She talked mostly to Robin, who spoke only reluctantly of his and the outlaws’ hard lives and made little of the help they gave to others. Isadora spoke to him of her plans for her estate, and Robin would listen and approve, sometimes offering suggestions. They were of the same social rank. Isadora was better educated than most young women, and she and Robin found that they had much in common. They enjoyed each other’s company. Sometimes they argued, but Robin respected Isadora and argued on equal terms with her. He was neither patronising nor dismissive because she was a woman, as most men would be. Isadora respected Robin, in turn, for this attitude.
When they had first met, Isadora had pushed Robin into going alone with her to her father’s aid. She knew her manner towards Robin had been abrasive and imperious. She had had to prove herself to him as a fighter and an intelligent woman. Once he had taken her true measure, they had worked well together in their defence of Caerleon. The original spark of animosity had ignited mutual affection, and something warmer. Now, their physical attraction to each other grew with their friendship, but they did not acknowledge this.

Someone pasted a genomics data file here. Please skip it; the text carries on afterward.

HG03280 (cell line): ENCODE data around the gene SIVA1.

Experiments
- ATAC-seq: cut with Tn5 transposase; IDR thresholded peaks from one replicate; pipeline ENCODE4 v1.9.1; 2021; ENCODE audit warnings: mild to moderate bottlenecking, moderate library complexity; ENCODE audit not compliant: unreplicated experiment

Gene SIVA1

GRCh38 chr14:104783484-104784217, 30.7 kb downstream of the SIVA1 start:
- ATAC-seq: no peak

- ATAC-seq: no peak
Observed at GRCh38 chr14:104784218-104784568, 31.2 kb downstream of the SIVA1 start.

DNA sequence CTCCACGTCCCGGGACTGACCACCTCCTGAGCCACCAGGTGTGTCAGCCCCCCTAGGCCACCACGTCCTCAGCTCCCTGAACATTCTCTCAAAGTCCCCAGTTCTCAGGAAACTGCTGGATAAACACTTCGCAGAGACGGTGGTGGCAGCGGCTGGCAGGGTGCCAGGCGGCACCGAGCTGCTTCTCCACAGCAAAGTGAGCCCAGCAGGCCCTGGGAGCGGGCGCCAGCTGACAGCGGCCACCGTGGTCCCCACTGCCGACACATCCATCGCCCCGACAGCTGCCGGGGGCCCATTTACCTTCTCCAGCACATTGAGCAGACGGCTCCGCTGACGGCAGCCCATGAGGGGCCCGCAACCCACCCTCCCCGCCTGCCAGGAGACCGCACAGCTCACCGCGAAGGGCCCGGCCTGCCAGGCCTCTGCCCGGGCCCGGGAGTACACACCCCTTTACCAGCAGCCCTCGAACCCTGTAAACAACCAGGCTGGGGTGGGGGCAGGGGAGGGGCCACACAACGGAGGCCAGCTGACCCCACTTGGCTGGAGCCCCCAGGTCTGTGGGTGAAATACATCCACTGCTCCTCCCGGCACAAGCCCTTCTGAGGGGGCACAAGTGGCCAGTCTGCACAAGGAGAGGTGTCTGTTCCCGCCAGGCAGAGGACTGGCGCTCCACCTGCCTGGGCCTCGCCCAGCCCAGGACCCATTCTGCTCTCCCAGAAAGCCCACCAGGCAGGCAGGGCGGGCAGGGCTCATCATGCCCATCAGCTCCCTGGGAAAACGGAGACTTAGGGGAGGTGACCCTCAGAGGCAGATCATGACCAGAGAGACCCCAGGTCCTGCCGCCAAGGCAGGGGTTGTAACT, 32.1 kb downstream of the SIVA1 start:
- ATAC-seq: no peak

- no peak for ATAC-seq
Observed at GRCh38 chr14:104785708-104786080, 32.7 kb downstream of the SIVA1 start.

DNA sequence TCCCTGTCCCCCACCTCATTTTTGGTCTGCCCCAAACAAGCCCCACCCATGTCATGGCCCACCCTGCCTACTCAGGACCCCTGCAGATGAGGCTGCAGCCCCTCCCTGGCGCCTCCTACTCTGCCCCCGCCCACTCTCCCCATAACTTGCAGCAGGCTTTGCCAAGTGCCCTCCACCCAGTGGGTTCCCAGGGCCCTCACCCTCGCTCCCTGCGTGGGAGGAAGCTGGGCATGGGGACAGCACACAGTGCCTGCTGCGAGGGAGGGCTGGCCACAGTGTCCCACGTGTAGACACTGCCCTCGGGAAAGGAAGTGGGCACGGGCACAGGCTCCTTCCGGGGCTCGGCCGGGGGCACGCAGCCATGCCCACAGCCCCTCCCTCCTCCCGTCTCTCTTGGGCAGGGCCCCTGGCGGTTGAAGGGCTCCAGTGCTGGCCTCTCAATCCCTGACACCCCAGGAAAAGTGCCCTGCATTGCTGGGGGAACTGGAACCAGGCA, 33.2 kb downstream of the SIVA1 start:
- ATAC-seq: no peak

Isadora’s betrothed, Alan de Mowbray, made a visit during some mild weather, thoughtfully bringing much needed provisions from his father’s manor. He visited for a few days, during which the outlaws stayed out of sight in the outbuildings.
Alan and Isadora were on terms of mutual liking and respect. Robin hoped that Alan had recognized Isadora’s strong and independent character. She would expect to retain some control of her estate and hold equal status as a companion to her husband.
When Alan left, the outlaws returned to the castle. They were sheltered, warm, and meals were regular. They enjoyed being able to relax and not be on guard all the time, although Nasir remained alert and was getting restless. Robin worried that Nasir might leave, but that the others wouldn’t want to leave when it was time to go. Nasir reassured Robin.
“There will be danger soon. I will wait to go back to Sherwood. I will not leave, Robin.”